Younghill Kang (1899 or 1903?-1972) fled Japanese-occupied Korea in 1921 because he had participated in demonstrations for Korean independence. He came to the United States, via Canada, to study first at Boston University, and then earned a graduate degree from Harvard University.
He taught in New York University’s English Department where he met Thomas Wolfe (author of the classics, Look Homeward, Angel and You Can’t Go Home Again) who introduced Kang to his editor at Charles Scribner’s Sons. Thanks to Wolfe, in 1931, Kang published The Grass Roof with Scribner, about a young man’s life before and after the arrival of the occupying Japanese forces in Korea, until his departure for the United States. It was the first-ever Korean American novel and critically well-received.
In 1933, Kang traveled to Europe on a prestigious Guggenheim fellowship and returned two years later. With that support, he was able to write East Goes West: The Making of an Oriental Yankee, a fictionalized memoir published in 1937, based on Kang’s own experiences as a newly arrived Korean in the United States.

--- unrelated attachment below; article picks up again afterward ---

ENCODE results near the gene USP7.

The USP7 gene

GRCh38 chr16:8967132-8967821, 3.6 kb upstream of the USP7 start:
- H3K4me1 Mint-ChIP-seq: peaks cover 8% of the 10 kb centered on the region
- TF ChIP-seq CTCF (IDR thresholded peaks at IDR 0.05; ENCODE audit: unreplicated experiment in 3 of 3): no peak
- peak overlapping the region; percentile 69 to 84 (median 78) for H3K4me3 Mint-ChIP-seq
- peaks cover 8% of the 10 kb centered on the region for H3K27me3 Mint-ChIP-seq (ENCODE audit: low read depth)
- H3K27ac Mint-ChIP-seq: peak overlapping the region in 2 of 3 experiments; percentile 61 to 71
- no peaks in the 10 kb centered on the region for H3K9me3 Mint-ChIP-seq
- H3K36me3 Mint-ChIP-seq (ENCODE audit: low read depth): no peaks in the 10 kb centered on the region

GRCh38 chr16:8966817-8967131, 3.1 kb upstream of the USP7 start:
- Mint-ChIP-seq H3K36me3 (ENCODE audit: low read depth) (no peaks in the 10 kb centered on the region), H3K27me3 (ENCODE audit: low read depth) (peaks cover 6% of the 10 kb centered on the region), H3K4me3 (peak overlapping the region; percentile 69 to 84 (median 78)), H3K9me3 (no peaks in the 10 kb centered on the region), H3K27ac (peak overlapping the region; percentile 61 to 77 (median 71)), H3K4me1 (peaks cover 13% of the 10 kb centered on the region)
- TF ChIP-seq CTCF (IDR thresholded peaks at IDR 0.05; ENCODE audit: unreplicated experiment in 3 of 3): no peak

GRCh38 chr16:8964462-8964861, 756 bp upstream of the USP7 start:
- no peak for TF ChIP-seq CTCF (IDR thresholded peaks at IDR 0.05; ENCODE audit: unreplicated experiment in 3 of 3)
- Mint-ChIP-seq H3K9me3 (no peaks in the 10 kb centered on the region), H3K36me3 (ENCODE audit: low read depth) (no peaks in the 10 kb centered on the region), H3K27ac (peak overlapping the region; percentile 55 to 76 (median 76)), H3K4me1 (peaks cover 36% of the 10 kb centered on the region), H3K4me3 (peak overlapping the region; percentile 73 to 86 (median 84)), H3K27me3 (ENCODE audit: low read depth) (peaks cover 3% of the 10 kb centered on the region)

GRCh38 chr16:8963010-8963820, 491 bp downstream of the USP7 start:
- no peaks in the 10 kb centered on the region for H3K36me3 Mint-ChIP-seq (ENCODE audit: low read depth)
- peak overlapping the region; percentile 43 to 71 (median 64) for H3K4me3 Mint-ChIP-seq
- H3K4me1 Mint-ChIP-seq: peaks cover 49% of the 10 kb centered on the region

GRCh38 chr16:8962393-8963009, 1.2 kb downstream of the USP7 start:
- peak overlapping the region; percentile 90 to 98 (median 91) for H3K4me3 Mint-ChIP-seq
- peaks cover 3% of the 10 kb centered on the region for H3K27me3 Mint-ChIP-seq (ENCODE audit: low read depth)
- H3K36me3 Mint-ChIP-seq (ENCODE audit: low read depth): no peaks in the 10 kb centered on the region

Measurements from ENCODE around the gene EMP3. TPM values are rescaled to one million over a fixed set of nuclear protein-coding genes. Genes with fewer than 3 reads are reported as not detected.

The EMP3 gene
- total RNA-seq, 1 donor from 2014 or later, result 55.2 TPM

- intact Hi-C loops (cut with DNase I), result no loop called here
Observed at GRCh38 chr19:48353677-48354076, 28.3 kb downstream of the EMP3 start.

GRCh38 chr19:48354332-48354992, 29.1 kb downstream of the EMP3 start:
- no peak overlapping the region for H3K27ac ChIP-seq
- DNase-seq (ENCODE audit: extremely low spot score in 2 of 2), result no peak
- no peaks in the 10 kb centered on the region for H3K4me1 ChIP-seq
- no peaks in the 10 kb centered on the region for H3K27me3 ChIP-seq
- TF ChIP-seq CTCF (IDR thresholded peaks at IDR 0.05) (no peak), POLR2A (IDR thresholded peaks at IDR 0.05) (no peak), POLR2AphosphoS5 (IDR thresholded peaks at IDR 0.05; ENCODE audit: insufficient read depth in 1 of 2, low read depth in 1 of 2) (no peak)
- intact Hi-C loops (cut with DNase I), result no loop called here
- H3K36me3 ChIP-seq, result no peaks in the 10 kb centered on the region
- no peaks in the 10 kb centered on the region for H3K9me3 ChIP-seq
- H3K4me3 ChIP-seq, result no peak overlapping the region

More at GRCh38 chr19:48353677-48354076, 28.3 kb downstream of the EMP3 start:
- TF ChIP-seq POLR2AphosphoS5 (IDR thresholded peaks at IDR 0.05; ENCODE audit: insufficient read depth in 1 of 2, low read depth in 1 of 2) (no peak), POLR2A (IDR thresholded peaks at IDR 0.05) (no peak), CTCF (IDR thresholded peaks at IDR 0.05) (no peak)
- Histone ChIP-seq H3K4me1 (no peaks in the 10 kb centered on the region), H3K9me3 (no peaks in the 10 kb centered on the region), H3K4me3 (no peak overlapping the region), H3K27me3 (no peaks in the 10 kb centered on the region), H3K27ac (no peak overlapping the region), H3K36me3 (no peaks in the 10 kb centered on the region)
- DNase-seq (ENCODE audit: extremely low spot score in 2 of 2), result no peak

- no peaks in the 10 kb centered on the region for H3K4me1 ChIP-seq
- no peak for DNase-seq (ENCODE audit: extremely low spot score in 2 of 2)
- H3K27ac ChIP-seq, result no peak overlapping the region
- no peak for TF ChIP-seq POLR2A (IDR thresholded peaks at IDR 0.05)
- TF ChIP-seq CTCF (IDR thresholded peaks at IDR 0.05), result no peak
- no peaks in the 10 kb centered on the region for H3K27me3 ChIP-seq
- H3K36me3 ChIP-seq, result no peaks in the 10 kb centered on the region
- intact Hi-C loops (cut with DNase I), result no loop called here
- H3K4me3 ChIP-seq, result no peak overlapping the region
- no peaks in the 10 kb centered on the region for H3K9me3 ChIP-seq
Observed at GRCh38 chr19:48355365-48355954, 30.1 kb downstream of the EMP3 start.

To put East Goes West into a larger historical context, Kang’s book was written for a mostly white audience, as the Asian American population was very small at the time the book was published. It was also written during a period of growing anti-Asian sentiment, reflected in the ever-more stringent laws against Asian immigration. The first excerpt below acutely reflects this awareness. However, in spite of the hardships an immigrant must face, by book’s end as seen in the latter excerpt, the protagonist comes to realize that, indeed, he has become American.
In addition to his literary career, Kang was also a curator at New York’s famed Metropolitan Museum of Art. He also worked for the U.S. government as an Asian expert.